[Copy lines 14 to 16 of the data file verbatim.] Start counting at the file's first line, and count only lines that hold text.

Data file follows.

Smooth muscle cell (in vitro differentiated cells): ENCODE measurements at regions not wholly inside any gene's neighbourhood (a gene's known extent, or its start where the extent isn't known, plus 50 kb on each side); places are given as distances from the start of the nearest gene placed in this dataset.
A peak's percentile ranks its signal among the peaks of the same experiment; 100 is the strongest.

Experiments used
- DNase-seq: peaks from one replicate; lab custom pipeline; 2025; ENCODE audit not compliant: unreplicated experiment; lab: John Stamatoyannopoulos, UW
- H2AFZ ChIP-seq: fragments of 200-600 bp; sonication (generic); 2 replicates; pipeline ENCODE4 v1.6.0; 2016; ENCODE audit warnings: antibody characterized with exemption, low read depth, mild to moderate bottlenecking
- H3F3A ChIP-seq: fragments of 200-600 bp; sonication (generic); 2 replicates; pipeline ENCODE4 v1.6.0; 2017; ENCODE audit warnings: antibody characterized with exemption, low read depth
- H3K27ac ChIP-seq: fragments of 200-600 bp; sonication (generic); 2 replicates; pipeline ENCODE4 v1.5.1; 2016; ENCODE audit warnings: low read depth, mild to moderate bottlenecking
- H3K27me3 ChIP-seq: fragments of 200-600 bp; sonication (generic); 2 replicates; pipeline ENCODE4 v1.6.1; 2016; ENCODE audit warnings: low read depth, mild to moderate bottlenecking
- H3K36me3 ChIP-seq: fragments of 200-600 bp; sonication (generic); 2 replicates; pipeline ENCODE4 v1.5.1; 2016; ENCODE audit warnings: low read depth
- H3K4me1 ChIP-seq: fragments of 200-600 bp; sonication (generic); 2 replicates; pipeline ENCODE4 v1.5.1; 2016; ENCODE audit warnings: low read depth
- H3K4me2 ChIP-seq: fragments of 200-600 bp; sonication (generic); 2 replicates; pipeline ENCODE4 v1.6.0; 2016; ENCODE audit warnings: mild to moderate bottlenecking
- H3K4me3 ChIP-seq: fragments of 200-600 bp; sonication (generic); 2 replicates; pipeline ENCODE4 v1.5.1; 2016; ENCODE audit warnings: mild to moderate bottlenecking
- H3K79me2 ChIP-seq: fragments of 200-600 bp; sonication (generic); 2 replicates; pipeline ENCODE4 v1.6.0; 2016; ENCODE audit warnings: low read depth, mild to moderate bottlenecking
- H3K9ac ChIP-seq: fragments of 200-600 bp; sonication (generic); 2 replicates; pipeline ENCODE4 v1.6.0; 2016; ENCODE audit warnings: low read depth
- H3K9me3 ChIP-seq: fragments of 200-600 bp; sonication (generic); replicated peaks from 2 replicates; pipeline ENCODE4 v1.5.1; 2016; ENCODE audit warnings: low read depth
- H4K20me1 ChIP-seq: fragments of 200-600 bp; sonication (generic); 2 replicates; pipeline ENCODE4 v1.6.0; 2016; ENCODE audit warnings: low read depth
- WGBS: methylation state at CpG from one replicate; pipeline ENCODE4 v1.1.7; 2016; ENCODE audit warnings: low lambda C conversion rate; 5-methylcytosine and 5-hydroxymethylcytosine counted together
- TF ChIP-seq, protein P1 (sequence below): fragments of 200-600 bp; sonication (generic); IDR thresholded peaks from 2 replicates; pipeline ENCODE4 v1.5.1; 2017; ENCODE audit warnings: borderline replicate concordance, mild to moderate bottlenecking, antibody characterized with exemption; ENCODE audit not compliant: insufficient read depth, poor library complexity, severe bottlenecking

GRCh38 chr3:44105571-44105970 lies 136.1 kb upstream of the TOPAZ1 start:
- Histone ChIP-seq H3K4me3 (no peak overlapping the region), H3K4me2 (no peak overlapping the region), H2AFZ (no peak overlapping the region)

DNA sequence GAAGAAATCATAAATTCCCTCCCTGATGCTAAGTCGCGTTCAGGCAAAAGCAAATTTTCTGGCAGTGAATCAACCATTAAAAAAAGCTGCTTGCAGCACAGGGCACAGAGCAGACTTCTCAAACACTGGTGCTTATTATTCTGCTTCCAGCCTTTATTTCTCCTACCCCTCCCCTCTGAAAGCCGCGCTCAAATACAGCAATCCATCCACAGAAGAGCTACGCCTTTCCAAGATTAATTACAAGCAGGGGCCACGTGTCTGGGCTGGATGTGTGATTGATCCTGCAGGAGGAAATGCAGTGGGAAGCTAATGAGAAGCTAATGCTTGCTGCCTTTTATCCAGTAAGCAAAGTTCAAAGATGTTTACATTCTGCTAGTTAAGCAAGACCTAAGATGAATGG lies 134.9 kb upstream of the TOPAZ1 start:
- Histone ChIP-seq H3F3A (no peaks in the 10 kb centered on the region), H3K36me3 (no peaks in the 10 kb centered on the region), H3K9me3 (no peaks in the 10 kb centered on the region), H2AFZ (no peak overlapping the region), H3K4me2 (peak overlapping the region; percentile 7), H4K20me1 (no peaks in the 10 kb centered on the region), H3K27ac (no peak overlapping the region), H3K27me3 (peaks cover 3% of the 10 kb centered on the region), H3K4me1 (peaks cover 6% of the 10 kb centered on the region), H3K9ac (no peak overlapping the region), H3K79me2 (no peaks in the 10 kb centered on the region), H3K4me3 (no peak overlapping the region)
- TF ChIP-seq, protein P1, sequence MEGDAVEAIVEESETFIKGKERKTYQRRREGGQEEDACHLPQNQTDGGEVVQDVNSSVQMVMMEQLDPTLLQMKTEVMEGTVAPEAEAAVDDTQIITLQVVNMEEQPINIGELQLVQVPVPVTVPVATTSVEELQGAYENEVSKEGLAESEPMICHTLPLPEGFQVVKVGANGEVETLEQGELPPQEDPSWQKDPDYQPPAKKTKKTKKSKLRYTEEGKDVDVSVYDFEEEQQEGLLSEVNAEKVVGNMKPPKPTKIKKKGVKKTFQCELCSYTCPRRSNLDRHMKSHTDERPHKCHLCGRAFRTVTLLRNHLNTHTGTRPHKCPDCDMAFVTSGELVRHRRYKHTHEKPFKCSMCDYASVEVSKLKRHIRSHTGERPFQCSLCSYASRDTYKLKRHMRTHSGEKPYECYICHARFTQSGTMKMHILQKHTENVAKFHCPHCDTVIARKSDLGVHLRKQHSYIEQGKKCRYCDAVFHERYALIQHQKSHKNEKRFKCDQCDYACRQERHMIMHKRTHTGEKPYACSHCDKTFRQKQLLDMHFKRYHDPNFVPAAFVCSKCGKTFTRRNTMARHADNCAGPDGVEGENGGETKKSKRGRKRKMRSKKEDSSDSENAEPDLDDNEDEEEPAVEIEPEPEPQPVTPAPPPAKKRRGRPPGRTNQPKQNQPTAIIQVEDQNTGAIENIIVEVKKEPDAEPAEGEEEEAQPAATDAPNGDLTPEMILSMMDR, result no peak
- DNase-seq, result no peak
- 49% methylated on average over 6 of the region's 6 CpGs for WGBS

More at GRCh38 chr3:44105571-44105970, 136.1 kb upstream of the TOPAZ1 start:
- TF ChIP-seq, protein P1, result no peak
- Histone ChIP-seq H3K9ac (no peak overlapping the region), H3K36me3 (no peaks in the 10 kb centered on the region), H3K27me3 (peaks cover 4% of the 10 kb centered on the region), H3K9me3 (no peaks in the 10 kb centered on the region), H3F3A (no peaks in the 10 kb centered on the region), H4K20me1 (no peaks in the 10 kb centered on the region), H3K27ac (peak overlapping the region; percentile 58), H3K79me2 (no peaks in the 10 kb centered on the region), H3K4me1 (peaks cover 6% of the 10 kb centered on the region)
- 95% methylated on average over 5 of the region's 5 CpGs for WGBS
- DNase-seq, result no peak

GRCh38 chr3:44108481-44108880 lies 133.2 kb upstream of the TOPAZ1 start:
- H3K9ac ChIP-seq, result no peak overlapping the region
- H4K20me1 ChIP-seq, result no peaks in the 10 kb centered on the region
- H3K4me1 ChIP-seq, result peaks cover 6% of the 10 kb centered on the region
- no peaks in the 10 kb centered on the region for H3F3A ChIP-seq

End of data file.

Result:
- H3K9ac ChIP-seq: fragments of 200-600 bp; sonication (generic); 2 replicates; pipeline ENCODE4 v1.6.0; 2016; ENCODE audit warnings: low read depth
- H3K9me3 ChIP-seq: fragments of 200-600 bp; sonication (generic); replicated peaks from 2 replicates; pipeline ENCODE4 v1.5.1; 2016; ENCODE audit warnings: low read depth
- H4K20me1 ChIP-seq: fragments of 200-600 bp; sonication (generic); 2 replicates; pipeline ENCODE4 v1.6.0; 2016; ENCODE audit warnings: low read depth